THE city’s new leaders have pledged to hit dangerous dog owners with Asbos after it emerged officials have failed to hand out a single dog control notice since being given tough new powers last year.
Labour community safety spokesman Bill Cook said the new administration would crack down on owners whose dogs terrorise communities.
High-rise residents in particular are plagued by aggressive dogs on walkways and in lifts, but community safety officers have not issued any dog Asbos since they were given the power to do so last August.
Council officials deal with around 75 cases of nuisance or disturbance caused by dogs every year, a number of which are persistent offenders.
In some instances, Asbos ban owners from certain areas or face prosecution.
Figures released to Labour, which formed a new coalition administration on Tuesday, also found just 0.2 per cent of the total 6400 antisocial behaviour investigations led to Asbos being issued.
Councillor Cook also said that there is no communication between Lothian and Borders Police and the city council regarding breaches of the Dangerous Dogs Act.
Cllr Cook, who has represented residents from tower blocks in Gilmerton where aggressive dogs are let loose, said: “We have a problem with dog owners and this is an example of something, which we already have the power to do, which would improve many people’s lives.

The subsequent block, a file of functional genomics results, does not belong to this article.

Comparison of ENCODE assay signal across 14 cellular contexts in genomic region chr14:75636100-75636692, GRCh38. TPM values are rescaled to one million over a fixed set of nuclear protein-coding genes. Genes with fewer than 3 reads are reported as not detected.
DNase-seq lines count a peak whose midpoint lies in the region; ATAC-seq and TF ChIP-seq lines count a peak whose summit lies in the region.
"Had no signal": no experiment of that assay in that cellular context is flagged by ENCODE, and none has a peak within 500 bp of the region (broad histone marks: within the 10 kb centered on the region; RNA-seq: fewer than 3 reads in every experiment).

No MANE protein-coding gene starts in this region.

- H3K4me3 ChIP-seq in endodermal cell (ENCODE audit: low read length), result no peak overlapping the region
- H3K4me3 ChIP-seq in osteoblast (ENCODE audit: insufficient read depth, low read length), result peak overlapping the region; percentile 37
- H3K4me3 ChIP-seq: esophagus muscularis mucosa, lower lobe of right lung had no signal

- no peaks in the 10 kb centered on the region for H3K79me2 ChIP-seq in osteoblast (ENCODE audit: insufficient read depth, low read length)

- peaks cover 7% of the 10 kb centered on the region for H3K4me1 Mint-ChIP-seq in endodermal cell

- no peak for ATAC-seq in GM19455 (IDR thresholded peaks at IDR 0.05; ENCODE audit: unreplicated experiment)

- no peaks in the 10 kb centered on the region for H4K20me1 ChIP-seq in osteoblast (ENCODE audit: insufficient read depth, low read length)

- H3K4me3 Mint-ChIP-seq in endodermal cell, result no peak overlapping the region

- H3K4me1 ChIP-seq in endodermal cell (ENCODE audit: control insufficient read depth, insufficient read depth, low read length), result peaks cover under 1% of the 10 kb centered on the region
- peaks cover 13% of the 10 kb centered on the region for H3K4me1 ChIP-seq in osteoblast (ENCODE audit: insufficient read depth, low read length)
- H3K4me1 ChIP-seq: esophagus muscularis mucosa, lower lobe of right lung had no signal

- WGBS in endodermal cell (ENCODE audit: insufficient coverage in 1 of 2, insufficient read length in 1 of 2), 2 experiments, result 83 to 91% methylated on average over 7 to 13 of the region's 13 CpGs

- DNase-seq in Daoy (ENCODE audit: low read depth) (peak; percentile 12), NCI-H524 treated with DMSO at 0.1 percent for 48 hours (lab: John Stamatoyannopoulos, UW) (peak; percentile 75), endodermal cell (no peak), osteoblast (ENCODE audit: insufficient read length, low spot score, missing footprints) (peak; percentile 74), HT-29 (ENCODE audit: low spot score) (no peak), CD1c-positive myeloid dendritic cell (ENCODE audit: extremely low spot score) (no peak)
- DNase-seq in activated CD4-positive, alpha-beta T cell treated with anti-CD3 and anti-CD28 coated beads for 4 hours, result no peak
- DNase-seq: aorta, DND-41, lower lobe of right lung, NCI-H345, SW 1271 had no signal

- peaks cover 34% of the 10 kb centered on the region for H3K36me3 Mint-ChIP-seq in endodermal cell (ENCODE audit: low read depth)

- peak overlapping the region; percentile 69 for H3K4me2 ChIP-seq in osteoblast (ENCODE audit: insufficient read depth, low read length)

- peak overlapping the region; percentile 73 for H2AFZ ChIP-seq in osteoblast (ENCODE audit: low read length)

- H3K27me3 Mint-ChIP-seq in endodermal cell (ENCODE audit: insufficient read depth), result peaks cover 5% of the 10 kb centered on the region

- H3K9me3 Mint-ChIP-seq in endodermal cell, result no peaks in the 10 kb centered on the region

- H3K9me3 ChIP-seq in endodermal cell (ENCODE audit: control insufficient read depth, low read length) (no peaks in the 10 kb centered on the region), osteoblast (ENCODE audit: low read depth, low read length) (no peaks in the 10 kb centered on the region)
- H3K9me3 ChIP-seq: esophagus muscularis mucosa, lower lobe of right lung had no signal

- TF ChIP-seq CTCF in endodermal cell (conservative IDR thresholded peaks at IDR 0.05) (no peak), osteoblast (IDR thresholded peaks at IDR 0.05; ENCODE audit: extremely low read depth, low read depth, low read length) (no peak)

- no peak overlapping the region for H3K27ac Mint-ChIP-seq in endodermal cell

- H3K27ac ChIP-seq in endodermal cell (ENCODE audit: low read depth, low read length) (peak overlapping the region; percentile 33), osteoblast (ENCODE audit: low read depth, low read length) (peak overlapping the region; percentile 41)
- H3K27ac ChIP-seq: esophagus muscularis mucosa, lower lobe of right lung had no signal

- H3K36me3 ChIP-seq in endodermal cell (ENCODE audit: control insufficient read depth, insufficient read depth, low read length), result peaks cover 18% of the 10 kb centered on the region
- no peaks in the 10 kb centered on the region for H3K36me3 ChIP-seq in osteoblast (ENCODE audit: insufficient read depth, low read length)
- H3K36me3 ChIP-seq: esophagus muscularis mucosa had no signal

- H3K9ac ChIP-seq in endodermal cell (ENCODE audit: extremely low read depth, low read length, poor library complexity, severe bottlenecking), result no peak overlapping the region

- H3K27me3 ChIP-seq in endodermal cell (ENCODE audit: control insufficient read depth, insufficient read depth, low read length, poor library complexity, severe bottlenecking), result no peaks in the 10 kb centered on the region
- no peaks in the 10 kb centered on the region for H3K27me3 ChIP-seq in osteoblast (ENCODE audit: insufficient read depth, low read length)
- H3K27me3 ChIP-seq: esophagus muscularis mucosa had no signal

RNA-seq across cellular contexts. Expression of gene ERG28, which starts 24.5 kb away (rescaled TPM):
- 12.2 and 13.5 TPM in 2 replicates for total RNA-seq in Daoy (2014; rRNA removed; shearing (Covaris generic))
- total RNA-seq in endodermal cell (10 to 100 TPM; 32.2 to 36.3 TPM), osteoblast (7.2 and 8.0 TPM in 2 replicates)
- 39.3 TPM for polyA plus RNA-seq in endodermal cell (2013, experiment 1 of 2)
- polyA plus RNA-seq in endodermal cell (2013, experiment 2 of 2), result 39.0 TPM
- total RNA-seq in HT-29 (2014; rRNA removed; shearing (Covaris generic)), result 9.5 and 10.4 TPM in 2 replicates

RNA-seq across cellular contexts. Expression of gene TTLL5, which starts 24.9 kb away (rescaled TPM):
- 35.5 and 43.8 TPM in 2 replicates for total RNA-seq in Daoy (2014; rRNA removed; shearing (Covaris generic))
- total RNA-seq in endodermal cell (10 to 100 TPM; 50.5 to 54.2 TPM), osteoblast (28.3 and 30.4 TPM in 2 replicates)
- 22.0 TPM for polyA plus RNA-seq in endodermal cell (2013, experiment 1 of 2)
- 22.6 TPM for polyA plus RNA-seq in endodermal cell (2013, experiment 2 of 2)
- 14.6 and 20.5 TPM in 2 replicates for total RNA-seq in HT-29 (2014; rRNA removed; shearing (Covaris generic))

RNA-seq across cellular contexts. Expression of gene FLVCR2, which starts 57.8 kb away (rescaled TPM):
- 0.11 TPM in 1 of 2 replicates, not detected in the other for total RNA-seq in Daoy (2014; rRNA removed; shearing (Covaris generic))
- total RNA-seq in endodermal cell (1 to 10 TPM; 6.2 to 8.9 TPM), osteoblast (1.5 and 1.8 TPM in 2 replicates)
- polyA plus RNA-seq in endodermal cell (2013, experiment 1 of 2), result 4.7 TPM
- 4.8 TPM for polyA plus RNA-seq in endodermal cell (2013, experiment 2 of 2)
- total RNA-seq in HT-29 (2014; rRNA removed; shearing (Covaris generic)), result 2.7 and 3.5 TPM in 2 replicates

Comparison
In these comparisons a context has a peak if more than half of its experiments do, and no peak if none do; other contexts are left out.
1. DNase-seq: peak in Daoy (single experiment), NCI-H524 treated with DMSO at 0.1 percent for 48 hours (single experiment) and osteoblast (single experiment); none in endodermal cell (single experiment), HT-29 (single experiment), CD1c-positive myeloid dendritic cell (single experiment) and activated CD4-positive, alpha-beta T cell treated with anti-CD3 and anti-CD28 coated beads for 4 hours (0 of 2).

“Labour, along with our partners, will be seeking to promote the use of such tools to tackle these problems.”
In December, the News told how five people were hospitalised after a 15-stone Johnson pitbull went on the rampage at Cables Wynd House, Leith.
All tenants sign a document which states no dogs are allowed in high rises, but the ban has not been enforced since 1997.
Cllr Cook said that many residents are afraid to speak to the police or council officers.
He said: “When you have a complex issue like this, there is no single silver bullet to solve the problem, but we can begin by enforcing the rules and using the powers we have.”
In March, Kirsty Chatwood, chair of the residents association at Cables Wynd House, told councillors there was a significant minority of tenants whose dogs were aggressive.
In response, a council spokesman said although no Asbos had been handed out, many of the cases had been resolved to the satisfaction of the complainer and that voluntary dog agreements had been put in place in two cases.
He added: “Tackling antisocial behaviour is a priority for this council, which is shown by an annual drop of 24 per cent in complaints to the council regarding this problem.”